but I knew it would be hard before I came
here, and tried to make up my mind to leave
them all at home and be content to write to
them, and hope to receive many letters from
them. The more I become acquainted and
interested in our people, the more I shall learn
to give up all other objects of thought which
would tend to make me unhappy."

56 Forty Years Among the Zulu6.

Then referring to her husband, she said :
" We try to help each other in all sorts of
ways. When Mr. Tyler is putting on a door-
latch, and turns it upside down and wonders
why it does not work, I run and help him ; and
when I make similar mistakes, or need a little
bookshelf or something of that sort, he is
always ready to help me. So we conclude, like
other young married people, that we were made
for each other."

A Heathen Zulu Young Man.



THE clothing of the Zulus in their normal
state is too scanty to require much de-
scription. Mark Twain's observation in regard
to the Sandwich Islanders is not inapplicable to
this people : " They wear — they wear — they
wear a smile, and some of them a hat and a
pair of spectacles." The dress worn by the
men consists of a girdle of ox hide from which
is suspended in front a bunch of the tails of
monkeys, wild cats, or other animals, and at
the back a small apron of ox hide or the skin
of some wild beast.

The garment of a woman is a skirt of pliable
tanned leather, lubricated with fat. The bridal
skirt is trimmed with beads of divers colors
and a rich profusion of brass buttons. This is
a present from the bridegroom, with which the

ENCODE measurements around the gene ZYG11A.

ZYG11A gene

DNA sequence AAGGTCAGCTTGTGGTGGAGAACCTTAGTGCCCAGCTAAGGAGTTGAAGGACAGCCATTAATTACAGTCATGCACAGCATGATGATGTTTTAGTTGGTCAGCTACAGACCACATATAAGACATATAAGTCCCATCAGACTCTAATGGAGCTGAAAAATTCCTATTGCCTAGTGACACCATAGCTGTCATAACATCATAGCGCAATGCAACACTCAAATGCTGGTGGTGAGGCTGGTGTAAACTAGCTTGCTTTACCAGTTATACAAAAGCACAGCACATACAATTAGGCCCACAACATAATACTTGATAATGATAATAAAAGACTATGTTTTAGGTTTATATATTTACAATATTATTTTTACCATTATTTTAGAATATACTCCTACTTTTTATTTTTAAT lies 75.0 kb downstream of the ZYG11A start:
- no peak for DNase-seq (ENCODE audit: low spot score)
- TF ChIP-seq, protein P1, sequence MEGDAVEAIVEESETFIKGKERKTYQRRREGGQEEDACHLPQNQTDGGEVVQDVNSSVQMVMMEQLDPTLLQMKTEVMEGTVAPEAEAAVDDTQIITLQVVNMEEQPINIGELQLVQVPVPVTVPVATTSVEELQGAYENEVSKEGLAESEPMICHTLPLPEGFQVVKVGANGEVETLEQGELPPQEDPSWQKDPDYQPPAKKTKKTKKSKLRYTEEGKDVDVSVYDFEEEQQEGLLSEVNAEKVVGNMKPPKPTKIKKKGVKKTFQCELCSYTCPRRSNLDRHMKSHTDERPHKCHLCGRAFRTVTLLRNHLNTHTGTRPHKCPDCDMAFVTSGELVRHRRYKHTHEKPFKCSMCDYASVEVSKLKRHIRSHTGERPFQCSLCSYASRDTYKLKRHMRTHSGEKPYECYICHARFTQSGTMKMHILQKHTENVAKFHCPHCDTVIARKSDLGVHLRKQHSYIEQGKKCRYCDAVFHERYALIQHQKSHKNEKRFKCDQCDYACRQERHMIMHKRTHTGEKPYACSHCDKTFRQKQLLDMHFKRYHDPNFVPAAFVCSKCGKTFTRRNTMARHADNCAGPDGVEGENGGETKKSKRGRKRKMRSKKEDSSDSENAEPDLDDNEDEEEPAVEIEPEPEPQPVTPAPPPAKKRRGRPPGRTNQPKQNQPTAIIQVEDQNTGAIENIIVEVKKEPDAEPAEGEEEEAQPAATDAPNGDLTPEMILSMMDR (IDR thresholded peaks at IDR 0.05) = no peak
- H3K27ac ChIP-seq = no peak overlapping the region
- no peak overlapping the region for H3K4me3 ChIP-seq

young damsel is as much pleased as are her
civilized sisters in other lands with their jewels,
laces, and orange blossoms. Belts and semi-
belts are worn by young men and women, the
more beads ornamenting them the better.

Zulu men are dressmakers as well as tailors,
making all the garments of the women as well
as their own. ~

Washing day is not one to be dreaded among


68 Forty Years Among the Zulus.

this people. Should a garment require cleans-
ing, it is taken to the river and rubbed with
the fibrous root of an alkaline plant which
takes the place of soap.

The native headdress occupies considerable
attention. Married men shave all the upper
part of the head excej^t the crown, on which
they leave a little wool in a circular shape
about four inches in diameter. To this is sewn
a gutta-percha-like ring, made of gum and char-
coal. With the growth of the wool the ring
rises sometimes to the height of six inches.
Into this ring they thrust long snuff spoons,
porcupine quills, needles, and other articles of
utility. This ring is a badge of manhood and
respectability. Violence done to it is quickly
and bitterly resented. Men have chosen to
die rather than be deprived of it. Under the
old Zulu kings no man was allowed towear
the ring till he had distinguished himself in

While Rev. Robert Moffat was on a visit to
Mosilekatzi, king of the Matabele Zulus, a man
was brought before the chief to receive his
sentence for a crime, the penalty of which was
death. Mr. Moffat earnestly interceded for his
life. The story from the missionary's own pen
is too interesting to be omitted : —

" The prisoner, though on his knees, had
something dignified in his mien. Not a muscle
of his countenance moved, but a bright black
eye indicated a feeling of intense interest,
which the swerving balance between life and

Zulu Dress. 59

death only could produce. The case required
little investigation ; the charges were clearly
substantiated, and the culprit pleaded guilty.
But, alas ! he knew that it was at a bar where
none ever heard the heart-reviving sound of
pardon, even for offenses small compared with
his !

"A pause ensued, during which the silence
of death pervaded the assembly. At length the
monarch spoke, and, addressing the prisoner,
said : ' You are a dead man ; but I shall do
to-day what I n^ver did before. I spare your
life for the sake of my friend and father. I know
that his heart weeps at the shedding of blood ;
for his sake I spare your life ; but you must